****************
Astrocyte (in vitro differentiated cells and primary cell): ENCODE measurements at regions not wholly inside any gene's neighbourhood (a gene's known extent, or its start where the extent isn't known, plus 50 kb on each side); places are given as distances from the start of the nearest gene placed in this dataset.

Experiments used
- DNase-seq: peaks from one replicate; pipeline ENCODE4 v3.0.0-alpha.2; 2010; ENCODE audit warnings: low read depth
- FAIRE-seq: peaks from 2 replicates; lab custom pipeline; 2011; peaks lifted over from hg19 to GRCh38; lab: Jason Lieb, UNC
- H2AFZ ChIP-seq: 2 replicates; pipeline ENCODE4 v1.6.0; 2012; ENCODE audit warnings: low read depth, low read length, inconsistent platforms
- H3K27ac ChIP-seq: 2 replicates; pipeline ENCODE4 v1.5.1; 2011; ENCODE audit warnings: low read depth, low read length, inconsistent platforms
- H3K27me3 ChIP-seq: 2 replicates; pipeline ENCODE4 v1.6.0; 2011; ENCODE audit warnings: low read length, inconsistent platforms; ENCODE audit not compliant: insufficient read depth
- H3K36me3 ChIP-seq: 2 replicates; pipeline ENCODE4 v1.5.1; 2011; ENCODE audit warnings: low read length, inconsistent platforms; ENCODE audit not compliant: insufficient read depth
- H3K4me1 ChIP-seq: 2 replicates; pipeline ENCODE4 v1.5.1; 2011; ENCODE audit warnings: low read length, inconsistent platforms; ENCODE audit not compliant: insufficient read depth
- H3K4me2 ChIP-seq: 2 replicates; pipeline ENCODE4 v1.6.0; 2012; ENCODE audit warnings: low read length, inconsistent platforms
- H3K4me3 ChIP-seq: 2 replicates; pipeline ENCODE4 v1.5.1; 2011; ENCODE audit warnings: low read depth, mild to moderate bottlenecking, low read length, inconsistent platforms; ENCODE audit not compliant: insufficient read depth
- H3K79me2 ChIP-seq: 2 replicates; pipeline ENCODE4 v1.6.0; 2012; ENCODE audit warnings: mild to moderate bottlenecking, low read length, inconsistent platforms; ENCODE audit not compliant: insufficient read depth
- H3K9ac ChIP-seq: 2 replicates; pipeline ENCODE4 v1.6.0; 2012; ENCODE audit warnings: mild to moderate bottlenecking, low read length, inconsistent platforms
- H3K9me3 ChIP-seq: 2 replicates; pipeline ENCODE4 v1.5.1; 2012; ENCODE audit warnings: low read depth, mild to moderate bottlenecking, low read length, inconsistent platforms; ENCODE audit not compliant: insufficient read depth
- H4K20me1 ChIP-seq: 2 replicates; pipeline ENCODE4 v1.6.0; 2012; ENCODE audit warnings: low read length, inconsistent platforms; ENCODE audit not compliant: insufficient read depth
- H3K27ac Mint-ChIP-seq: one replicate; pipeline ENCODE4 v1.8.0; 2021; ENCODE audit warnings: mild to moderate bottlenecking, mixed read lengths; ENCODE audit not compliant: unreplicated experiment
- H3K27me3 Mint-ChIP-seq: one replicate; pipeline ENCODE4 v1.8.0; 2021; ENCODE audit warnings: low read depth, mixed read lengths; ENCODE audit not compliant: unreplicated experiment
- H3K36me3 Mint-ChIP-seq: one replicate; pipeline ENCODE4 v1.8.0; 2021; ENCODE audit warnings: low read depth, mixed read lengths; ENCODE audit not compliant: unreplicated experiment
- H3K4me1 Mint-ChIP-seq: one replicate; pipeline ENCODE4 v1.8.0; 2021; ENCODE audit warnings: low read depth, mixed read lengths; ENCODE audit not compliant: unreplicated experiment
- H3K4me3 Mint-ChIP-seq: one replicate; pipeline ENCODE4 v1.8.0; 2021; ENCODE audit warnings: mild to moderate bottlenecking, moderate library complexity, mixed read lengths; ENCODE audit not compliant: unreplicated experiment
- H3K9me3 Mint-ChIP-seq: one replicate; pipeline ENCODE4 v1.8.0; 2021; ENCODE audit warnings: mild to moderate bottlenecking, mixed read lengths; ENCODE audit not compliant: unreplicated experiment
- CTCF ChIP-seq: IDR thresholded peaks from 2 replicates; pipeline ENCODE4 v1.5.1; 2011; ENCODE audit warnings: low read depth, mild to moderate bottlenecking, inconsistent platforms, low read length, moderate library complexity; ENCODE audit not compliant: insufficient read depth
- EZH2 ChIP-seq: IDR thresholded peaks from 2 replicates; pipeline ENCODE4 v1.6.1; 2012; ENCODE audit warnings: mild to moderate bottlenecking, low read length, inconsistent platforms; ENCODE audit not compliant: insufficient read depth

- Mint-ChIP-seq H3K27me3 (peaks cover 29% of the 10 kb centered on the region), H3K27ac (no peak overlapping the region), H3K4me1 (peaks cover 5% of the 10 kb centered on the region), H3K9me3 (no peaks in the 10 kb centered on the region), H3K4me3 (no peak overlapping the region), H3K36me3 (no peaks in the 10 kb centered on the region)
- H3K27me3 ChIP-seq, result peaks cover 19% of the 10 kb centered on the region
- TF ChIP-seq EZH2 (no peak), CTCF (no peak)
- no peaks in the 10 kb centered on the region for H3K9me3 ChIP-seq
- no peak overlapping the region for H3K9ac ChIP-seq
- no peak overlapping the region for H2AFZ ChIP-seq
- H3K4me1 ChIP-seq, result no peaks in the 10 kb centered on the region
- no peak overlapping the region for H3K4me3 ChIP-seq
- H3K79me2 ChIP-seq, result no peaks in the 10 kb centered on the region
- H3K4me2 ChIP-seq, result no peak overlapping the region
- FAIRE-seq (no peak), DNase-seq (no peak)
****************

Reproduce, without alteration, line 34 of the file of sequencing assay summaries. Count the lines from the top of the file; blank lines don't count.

- FAIRE-seq (no peak), DNase-seq (no peak)